Marathon meetings bad for health

Township councillor Kim Richter points out that councillors and staff were in meetings from 1 p.m. until after 11 p.m. with almost no break.

 

If nothing else, Township council’s Monday meeting schedules are a recipe for poor eating habits and sleep deprivation — for the politicians, staff and the public.

A growing municipality has a workload to match, and regular attendees at meetings have seen one meeting merge into another from lunch time to late at night, with little time for a meal.

One councillor says that because Mondays are so heavily stacked it will lead to “meeting exhaustion.”

On Nov. 3, Councillor Kim Richter sent an email to Mayor Jack Froese expressing concern at the number of meetings scheduled for Nov. 5.

“Once again, council is meeting starting at 1 p.m. with a CPC (Council Priorities) meeting, followed by a CPC sub-committee meeting, regular afternoon meeting, special closed meeting, regular evening meeting and a public hearing which will likely be very contentious and carry over to a second meeting night this week,” Richter wrote.

“This is poor planning and will inevitably lead to poor decision-making simply because of the number and duration of meetings scheduled for one day and resulting in meeting exhaustion on the part of council,” she said.

Council’s schedule for Nov. 5 shows meetings going from 1 p.m. to the regular evening meeting and public hearing at 7 p.m. The schedule shows a dinner break from 6 p.m. to 7 p.m.

In fact, the afternoon set of meetings did not end until well after 6:35 p.m., leaving council and staff with little time to eat dinner.

In her letter to Froese, Richter said that the CPC agenda contained non-urgent items referred from April meetings.

“There is no reason why this meeting could not have been postponed to another date,” Richter wrote.

“There is also no reason why the CPC sub-committee meeting has to be held on the same day as packed regular and closed (meeting) agendas, especially when Township legal counsel is attending the special closed (meeting),” she said.

One of the Township’s most contentious items for several years was on the public hearing agenda. It involved Forewest Construction’s multi-family development proposal for 10 acres on the northeast corner of 200 Street and 68 Avenue.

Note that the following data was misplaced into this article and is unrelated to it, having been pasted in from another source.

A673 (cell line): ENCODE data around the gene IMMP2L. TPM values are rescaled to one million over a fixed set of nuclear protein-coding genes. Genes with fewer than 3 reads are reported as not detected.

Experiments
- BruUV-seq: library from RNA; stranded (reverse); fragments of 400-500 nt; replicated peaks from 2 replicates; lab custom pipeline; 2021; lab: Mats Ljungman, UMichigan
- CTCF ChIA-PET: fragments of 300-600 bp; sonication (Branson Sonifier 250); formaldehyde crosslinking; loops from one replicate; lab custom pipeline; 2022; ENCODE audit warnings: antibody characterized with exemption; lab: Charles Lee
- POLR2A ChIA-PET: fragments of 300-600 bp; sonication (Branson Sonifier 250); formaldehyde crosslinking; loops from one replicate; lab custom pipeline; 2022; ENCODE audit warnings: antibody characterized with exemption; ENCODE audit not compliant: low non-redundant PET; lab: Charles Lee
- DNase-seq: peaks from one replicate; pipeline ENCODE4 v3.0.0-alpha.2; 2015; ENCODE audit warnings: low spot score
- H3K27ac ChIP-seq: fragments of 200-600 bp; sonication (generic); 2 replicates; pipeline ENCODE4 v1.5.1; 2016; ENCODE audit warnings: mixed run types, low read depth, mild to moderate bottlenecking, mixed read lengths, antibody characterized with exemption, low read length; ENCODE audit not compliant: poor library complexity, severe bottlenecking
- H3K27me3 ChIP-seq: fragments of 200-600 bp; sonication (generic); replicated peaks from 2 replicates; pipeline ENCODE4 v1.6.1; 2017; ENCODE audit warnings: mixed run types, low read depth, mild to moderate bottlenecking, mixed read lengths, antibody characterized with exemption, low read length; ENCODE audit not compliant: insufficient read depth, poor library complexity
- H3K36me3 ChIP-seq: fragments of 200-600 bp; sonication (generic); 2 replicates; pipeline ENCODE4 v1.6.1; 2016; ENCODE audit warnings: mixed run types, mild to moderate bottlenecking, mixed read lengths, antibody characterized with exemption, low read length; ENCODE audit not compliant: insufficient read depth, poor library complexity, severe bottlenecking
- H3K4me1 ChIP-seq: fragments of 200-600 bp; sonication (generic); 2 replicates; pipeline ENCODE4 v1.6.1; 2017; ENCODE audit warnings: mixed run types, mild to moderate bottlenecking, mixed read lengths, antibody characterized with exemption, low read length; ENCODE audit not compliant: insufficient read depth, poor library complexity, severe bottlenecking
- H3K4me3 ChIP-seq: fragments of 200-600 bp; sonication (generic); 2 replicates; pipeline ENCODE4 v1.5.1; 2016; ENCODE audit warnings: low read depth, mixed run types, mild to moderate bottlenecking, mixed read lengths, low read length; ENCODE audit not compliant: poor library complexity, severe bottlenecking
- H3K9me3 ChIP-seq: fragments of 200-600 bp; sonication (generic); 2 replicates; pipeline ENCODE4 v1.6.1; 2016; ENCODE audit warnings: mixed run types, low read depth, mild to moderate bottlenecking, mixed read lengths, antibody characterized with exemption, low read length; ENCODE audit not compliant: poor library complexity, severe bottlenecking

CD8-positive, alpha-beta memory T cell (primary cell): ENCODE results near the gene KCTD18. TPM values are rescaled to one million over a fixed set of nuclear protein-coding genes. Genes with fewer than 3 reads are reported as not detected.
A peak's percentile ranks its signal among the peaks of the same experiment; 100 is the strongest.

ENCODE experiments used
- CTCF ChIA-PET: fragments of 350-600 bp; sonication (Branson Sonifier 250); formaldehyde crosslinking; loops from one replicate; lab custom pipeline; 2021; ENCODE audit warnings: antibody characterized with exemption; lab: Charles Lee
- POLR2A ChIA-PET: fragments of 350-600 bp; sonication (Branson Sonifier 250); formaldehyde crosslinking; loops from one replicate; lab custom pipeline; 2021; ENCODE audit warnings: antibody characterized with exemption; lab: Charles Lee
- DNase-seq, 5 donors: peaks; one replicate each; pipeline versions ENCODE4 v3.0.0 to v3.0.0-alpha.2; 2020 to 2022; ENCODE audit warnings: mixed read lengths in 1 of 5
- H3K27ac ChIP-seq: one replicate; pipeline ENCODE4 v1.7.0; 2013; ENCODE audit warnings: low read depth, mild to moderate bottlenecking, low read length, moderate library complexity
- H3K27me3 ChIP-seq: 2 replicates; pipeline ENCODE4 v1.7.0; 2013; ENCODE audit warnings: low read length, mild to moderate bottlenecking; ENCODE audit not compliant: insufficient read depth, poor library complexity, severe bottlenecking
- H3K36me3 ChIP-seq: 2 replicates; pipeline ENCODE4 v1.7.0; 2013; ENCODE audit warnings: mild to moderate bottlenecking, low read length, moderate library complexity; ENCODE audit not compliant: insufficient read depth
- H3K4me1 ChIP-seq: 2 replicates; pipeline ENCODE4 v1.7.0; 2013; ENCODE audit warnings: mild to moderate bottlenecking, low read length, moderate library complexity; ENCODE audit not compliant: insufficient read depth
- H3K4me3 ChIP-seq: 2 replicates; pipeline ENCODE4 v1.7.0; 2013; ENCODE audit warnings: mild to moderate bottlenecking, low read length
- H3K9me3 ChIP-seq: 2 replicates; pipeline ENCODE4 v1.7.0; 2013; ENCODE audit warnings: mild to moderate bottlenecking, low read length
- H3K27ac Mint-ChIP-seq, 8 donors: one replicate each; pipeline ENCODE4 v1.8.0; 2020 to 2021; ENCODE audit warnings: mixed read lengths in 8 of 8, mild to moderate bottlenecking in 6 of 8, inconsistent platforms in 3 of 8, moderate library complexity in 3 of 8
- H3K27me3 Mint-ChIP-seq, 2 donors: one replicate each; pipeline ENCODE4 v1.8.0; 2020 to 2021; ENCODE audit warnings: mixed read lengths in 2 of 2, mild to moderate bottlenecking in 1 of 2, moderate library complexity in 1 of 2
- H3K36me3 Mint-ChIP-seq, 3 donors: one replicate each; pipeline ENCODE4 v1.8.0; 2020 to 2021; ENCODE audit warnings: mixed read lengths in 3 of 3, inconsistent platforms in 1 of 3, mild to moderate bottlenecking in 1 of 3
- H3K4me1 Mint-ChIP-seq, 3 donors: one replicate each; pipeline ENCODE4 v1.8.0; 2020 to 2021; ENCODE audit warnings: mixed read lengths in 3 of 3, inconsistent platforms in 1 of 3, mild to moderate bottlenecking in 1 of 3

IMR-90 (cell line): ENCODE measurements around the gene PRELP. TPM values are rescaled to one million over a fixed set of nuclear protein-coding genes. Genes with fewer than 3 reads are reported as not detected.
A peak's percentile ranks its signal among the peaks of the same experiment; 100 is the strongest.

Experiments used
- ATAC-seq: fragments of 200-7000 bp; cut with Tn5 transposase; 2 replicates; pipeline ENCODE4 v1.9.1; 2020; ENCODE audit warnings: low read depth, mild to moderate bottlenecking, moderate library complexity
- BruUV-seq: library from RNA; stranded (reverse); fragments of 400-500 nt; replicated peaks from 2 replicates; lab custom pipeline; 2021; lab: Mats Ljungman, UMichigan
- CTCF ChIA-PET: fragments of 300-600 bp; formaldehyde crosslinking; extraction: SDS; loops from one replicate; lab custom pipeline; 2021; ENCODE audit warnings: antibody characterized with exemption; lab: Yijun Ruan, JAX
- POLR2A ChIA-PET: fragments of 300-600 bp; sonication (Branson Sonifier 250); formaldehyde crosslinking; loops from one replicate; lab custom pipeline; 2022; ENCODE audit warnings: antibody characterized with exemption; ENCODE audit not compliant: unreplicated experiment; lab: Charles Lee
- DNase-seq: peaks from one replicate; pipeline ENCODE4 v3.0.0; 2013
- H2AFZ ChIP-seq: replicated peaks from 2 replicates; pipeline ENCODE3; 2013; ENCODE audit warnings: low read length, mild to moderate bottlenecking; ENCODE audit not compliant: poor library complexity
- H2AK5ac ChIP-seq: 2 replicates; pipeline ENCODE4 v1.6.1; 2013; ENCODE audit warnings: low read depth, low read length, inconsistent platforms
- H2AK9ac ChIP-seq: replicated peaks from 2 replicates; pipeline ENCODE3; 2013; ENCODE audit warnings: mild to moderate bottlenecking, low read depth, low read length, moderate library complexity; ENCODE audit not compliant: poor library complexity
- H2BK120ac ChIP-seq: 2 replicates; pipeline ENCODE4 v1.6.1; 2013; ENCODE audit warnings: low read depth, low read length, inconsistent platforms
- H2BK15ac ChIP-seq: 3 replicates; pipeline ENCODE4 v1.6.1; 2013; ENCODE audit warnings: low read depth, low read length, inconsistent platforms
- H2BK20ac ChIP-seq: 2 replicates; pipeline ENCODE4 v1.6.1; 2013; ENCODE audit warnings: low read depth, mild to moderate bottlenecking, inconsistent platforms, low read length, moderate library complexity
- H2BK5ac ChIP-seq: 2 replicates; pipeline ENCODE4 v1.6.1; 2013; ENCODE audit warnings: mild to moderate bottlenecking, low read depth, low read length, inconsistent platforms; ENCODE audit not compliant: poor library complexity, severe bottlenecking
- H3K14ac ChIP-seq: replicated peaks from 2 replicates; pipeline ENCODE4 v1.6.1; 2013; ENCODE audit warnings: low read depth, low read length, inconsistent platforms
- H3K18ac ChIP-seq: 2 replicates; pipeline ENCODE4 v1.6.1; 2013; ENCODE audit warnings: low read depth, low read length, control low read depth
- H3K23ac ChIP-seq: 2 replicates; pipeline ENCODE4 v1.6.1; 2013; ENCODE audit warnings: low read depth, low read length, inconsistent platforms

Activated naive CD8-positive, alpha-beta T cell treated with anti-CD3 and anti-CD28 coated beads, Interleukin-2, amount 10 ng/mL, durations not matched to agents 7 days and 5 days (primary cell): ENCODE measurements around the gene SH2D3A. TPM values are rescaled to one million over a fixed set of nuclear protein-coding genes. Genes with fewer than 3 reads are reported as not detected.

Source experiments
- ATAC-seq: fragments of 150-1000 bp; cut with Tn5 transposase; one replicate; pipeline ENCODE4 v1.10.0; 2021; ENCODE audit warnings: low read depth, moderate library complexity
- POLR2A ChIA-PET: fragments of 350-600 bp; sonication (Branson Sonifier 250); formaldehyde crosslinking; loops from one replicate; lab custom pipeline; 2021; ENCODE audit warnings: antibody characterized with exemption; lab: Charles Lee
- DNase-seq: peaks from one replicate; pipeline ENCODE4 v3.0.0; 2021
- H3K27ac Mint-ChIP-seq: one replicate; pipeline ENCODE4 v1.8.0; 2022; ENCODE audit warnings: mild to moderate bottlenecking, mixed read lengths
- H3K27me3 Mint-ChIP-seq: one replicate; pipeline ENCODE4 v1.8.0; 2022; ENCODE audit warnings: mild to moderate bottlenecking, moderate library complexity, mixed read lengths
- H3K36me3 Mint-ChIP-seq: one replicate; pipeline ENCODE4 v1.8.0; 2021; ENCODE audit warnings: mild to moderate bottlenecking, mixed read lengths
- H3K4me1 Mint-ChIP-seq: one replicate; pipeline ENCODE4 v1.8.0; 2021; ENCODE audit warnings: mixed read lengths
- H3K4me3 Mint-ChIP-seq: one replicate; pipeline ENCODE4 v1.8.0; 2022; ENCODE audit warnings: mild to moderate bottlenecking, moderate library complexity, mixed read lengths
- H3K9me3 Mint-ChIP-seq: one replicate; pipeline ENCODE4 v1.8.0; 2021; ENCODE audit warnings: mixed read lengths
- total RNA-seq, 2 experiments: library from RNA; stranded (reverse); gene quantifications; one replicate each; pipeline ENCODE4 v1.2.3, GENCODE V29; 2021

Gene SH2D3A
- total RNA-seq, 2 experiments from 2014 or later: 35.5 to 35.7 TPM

In 2010, a public hearing for a denser development spilled over two nights. The public hearing should not have been scheduled for the same day as a regular evening meeting, Richter contended.

Monday’s public hearing and regular meeting went from 7 p.m. to 11:15 p.m. with one five-minute break.

Richter said the schedule is unfair to staff.

Willoughby resident Lorraine Baldwin says it’s unfair to parents. Council had rejected her request for the Forewest public hearing to be held over two nights so that people with families could attend.

Most people who live in the development area are young families, Baldwin said after the meeting, and they can find it difficult to arrange babysitters or make it home from work in time.

Furthermore, Baldwin said, Langley has a large number of medical staff, firefighters and police officers who work shifts, and it’s a challenge for them to attend evening council meetings.

“Getting out to be heard is a huge challenge,” said Baldwin, a mother who works between 40 and 60 hours a week.

She noted that a regular meeting was held before the public hearing, which is not normally the case.

“They did not serve the needs of the community,” she added.

Baldwin also commented that some of the council members appeared tired or “zoned out” during the public hearing.

Councillors will have another lengthy day on Nov. 19, the next meeting date. They are hosting the annual Douglas Day lunch in the early afternoon. Then in the evening, there will be a public hearing on the Coulter Berry building proposal for Fort Langley, which has attracted significant public interest.

Just Posted

Singing supermarket staff belt out complaints in Langley show

Langley Arts Council presents Confessions of a Grocery Store Clerk

Aldergrove dog and trainer audition for America’s Got Talent

Dancing duo raise bipolar awareness in tribute to afflicted wife

Remaining grocers in Aldergrove welcoming new customers

Safeway’s May closure coincides with major changes in other stores

Aldergrove envisions what the Valley could like like through UBC students’ blueprints

‘Why hasn’t this already happened?’: Interurban rail meeting pushes for transit past 276 Street

VIDEO: ‘Avengers: Endgame’ to be re-released with new footage

‘Avatar’ holds global box office record at $2.788 billion, while ‘Endgame’ stands at $2.743 billion…

Elias Pettersson wins Calder Trophy as NHL’s top rookie

Vancouver forward first Canuck to win award since Pavel Bure in 1992

FVRD chair calls B.C. incineration plan for Philippines waste ‘disturbing’

Metro Vancouver ‘uniquely capable’ of safely disposing of waste coming back to Canada, say officials

VIDEO: Acknowledging skeptics, finance minister vows to build Trans Mountain project

Bill Morneau said he recognizes ‘huge amount of anxiety’ in Calgary over future of oil and gas sector

Shovels could be in the ground on Trans Mountain by September, CEO says

Ian Anderson points to weeks likely required for NEB to reinstate 2016 regulatory record

Scorpion gives birth after hitching ride in B.C. woman’s luggage

A Vancouver woman inadvertently brought the animal home from a trip to Cuba

RCMP allows officers to grow beards

Members can now wear beards and goatees, as long as they’re neatly groomed

Girl, 10, poisoned by carbon monoxide at B.C. campsite could soon return home

Lucille Beaurain died and daughter Micaela Walton, 10, was rushed to B.C. Children’s Hospital on May 18

30 years later: B.C. woman uses sidewalk chalk to reclaim site of her sexual assault

Vancouver woman didn’t think her powerful story, written in chalk, would ignite such support

Most Read